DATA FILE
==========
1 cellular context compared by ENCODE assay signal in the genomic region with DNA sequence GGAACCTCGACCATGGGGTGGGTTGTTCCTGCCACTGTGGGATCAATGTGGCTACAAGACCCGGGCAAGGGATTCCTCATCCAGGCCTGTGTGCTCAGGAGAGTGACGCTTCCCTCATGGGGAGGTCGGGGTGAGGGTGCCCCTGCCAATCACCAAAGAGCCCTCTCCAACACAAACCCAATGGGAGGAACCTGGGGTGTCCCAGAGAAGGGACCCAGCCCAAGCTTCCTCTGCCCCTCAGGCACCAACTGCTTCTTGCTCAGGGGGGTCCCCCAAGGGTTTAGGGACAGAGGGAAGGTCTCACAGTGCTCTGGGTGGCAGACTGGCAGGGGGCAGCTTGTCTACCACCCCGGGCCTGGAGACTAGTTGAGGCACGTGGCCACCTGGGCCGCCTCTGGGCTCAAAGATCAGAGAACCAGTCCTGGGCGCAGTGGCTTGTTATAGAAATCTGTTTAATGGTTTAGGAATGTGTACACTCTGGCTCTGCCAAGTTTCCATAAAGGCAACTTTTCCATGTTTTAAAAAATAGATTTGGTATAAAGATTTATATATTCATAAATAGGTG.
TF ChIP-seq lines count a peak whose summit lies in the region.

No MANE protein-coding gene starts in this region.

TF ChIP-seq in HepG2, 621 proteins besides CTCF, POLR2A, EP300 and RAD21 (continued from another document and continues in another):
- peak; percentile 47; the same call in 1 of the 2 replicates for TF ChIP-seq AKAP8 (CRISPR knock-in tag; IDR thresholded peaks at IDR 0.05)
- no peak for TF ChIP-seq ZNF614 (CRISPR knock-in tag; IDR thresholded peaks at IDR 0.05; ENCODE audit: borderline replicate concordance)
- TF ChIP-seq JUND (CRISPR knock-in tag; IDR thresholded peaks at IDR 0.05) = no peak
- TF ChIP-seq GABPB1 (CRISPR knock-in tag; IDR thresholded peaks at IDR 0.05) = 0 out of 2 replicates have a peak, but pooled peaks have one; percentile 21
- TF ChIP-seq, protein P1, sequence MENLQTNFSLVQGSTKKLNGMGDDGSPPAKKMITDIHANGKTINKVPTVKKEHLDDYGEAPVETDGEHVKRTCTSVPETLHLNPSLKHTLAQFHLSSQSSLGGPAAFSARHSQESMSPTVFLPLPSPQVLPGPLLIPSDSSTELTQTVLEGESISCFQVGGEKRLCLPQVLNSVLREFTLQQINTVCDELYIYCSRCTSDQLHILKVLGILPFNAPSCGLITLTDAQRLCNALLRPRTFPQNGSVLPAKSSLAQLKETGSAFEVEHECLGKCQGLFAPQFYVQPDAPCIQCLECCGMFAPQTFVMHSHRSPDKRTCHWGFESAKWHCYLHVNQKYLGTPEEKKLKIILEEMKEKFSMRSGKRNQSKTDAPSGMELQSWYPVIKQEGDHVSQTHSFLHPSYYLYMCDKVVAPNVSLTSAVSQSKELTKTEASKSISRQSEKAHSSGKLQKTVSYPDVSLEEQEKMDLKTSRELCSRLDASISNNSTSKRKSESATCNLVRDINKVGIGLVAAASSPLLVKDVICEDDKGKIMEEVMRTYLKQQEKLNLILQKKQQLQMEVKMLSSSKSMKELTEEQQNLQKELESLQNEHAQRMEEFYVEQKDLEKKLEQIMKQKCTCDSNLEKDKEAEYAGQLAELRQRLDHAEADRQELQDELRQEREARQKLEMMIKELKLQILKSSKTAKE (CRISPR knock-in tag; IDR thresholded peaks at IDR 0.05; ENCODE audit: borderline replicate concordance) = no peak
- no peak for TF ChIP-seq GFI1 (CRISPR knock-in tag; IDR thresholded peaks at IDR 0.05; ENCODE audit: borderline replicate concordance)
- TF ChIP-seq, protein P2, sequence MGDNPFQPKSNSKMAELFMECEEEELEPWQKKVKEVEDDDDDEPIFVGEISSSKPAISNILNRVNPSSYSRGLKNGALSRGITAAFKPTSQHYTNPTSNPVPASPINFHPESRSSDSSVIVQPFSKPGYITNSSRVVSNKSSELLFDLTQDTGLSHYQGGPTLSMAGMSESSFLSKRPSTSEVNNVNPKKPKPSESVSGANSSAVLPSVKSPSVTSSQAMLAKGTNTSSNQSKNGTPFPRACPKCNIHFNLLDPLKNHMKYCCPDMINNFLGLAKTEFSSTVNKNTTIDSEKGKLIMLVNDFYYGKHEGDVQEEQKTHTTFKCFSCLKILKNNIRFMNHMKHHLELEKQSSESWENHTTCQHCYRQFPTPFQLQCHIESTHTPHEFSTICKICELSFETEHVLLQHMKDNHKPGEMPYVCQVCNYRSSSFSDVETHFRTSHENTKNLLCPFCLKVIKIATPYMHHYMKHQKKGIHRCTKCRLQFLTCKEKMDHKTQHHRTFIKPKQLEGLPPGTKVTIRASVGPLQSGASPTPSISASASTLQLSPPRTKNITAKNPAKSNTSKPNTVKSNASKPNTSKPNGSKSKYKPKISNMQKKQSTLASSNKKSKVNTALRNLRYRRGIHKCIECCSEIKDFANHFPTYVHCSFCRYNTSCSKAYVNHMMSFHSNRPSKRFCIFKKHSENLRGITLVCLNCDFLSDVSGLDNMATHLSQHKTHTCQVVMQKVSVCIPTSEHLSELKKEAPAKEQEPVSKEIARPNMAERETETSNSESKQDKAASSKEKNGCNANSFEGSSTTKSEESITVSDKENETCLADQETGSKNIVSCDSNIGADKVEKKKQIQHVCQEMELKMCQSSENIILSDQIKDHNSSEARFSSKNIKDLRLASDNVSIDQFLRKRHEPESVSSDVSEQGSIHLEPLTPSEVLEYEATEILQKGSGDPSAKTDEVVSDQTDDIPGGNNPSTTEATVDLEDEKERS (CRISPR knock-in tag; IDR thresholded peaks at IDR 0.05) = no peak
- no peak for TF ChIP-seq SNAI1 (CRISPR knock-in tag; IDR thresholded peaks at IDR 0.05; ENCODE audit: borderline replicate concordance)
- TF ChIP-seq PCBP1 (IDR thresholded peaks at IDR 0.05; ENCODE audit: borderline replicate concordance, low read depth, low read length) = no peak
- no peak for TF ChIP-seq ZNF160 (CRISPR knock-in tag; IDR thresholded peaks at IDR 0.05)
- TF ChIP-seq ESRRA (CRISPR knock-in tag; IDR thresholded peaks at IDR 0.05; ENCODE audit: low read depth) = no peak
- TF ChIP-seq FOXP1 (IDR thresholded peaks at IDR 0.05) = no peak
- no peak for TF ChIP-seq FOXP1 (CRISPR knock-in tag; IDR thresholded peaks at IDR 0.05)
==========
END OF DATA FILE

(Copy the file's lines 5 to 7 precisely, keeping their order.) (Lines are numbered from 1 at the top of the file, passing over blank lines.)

- peak; percentile 47; the same call in 1 of the 2 replicates for TF ChIP-seq AKAP8 (CRISPR knock-in tag; IDR thresholded peaks at IDR 0.05)
- no peak for TF ChIP-seq ZNF614 (CRISPR knock-in tag; IDR thresholded peaks at IDR 0.05; ENCODE audit: borderline replicate concordance)
- TF ChIP-seq JUND (CRISPR knock-in tag; IDR thresholded peaks at IDR 0.05) = no peak